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Tired Hawks Lose to Bruins

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Tired Hawks Lose to Bruins

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BOSTON, MA - MARCH 29: Joel Quenneville of the Chicago Blackhawks talks with his players during a stop in play in the second period against the Boston Bruins on March 29, 2011 at the TD Garden in Boston, Massachusetts. (Photo by Elsa/Getty Images)

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We knew it was coming, and there isn't a lot to say about it. The Hawks were as breathless and punchless as we feared they would be after going all-in the night before against Detroit.

Can you argue with this policy? After the knee capping loss against Anaheim, getting back to winning ways as soon as possible was probably high on the agenda. And it worked. But for the sacrifice of the next night's points?

What made it worse is that in order to beat the Bruins you have to play a game that the Hawks aren't geared for, even when they are fresh. The B's are big. They're nasty. They're well-coached. They take defense first. They keep everything along the boards where their extreme size gives them an advantage. They pound smallish defensemen because they do have enough speed to get to them, which not all big teams do. And the Hawks didn't want any part of it.

They had their chances. The Bruins took two silly penalties in the first, and cashing in one of those would have provided a brief jump. But the Bruins came into the game having killed 26 of their last 28 penalties, and you saw why. They suffocated the top unit of the Hawks power play, and the second unit is a toddler drawing right now.

After that, the Hawks either couldn't or wouldn't fight hard enough to recover loose pucks in the offensive zone to get anything going. They couldn't or wouldn't fight through the Orcs of the Bruins defense to get to whatever rebounds or chances were there. They couldn't or wouldn't take the extra time, and the extra hits, to effectively clear their zone with possession. Once they went down two, and it was clear the Hawks had no legs, Jim Morrisson would have alerted us that the music's over, and it was time to turn out the lights.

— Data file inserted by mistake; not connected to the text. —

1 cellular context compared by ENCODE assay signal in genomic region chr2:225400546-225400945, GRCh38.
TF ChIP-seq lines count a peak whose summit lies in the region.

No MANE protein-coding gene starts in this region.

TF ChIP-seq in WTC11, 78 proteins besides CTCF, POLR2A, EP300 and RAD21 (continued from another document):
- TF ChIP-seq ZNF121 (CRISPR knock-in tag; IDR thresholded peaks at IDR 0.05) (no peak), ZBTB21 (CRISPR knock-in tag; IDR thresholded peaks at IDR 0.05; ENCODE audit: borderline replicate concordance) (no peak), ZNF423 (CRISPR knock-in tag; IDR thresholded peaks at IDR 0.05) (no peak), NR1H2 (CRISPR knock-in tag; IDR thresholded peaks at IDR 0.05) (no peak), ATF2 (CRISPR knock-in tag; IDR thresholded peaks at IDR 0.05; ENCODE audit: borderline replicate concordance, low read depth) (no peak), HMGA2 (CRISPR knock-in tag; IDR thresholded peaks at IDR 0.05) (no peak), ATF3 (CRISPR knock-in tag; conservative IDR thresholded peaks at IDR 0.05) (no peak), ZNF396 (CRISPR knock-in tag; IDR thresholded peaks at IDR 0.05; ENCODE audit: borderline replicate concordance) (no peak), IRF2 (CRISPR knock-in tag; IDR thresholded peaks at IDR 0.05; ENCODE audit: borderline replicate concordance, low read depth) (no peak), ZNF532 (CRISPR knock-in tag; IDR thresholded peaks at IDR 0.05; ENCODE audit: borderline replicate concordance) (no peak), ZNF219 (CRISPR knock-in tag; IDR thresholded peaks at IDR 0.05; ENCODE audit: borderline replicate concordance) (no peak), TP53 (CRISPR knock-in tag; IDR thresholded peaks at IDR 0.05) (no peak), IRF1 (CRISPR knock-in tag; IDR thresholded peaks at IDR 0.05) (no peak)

Is it disaster? Most certainly not. The Hawks still control their own fate and have looks at four very beatable teams on the docket. Take all of them, which they should, and the playoffs are assured. Three of four probably does it too. But counting on this team to rip off four in a row that they should hasn't always been the soundest policy. It'll be a bumpy ride.

Sam Fels is the proprietor of The Committed Indian, an unofficial program for the Blackhawks. You may have seen him hocking the magazine outside the United Center at Gate 3. The program is also available for purchase online. Fels is a lifelong 'Hawks fan and he also writes for Second City Hockey .

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